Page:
That said, I heard, that Frank was very upset that we closed down Exodus and he was very supportive of the RHN network that sought to take over Exodus’ spiritual “mantle” (calling, authority) once it closed.

Joseph Nicolosi

Nicolosi and I were acquaintances up until I started traveling to all the Love Won Out conferences as a staff person for Exodus. He was a regular speaker at all of them. It was there we became friends. We hit it off at first. He was straightforward and one of the crassest people I ever met. He was hilarious, and I loved his humor. We had a falling out around 2006 when he was diagnosing my girlfriend at the time (from afar, without permission, without me even asking). I was very offended and still believe he was completely wrong and insulting. I distanced myself from him but still tried to be professional. He also started after me to go to counseling and some warrior weekend type of retreats (to discover my “true” masculinity and “heterosexual potential”). He even offered to pay for me to go, under the condition I told no one so I could deal with my “lingering issues.”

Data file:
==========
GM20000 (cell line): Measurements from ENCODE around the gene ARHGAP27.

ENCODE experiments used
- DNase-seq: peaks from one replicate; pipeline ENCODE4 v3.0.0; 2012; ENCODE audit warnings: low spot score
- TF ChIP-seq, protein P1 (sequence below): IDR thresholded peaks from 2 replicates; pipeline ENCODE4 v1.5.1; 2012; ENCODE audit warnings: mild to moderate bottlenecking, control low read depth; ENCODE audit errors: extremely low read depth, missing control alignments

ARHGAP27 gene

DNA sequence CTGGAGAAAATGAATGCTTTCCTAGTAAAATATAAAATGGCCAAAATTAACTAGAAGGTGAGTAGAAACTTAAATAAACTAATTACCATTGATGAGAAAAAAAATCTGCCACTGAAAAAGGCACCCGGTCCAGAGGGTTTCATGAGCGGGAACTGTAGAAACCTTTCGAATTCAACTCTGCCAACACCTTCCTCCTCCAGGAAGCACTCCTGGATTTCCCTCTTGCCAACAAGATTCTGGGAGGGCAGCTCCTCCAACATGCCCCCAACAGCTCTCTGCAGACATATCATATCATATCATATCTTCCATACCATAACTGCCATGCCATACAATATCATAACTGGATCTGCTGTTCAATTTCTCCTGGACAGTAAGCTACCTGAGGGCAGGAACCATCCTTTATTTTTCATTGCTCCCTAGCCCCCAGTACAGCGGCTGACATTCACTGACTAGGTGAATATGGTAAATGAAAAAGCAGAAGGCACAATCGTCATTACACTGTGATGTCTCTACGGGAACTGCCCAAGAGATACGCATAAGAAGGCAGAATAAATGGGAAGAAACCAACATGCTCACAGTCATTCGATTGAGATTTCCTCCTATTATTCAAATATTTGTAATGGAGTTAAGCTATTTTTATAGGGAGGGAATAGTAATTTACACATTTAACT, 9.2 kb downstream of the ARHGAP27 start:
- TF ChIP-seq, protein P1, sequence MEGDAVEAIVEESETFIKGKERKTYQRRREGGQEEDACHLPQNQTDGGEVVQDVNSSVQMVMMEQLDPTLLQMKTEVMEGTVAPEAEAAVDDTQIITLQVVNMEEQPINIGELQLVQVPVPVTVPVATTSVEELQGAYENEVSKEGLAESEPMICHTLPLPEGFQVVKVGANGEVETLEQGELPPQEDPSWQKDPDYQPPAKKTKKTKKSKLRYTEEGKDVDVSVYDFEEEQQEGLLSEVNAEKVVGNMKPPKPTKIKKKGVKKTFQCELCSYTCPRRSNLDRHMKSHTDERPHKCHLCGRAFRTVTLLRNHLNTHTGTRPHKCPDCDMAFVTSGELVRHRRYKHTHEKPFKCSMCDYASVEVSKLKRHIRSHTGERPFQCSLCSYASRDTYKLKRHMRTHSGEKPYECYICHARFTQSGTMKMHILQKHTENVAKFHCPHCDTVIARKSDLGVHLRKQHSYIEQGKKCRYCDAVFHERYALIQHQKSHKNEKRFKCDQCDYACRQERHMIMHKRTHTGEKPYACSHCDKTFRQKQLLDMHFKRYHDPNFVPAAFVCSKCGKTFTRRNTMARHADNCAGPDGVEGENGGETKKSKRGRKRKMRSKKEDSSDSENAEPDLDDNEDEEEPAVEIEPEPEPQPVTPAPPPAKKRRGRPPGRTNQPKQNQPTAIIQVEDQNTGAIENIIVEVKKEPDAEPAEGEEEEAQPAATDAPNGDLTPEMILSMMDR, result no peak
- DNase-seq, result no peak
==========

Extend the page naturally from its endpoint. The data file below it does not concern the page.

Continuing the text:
He never said it this way, but I knew he thought I was too effeminate and passive. I politely declined his offer each time. Then things were getting weird, and rumors started floating around of some terrible suggestions that he was allegedly making to his clients. I honestly hate that our last conversation was a very loud one over the phone with us hanging up in anger (2010’ish).

Legacy

In the ex-gay movement, there was always a fascination with “signs.”  That God was speaking through things that were happening within the movement as a sign. I still haven’t gotten my invitation to the next RHN conference (that would be… crazy) but I have no doubt that their board meeting will have a very specific agenda item: Prayer Time: What is God saying through the passing of Frank and Joe?

I can’t ever presume to know what God might or might not be saying to someone else but my earthly totally biased mind thinks that maybe their passing, a few years after the death of Exodus, is another “sign” that the few remaining remnants of the ex-gay/conversion movement should fold. That unfortunate season, right at 40 years, is over.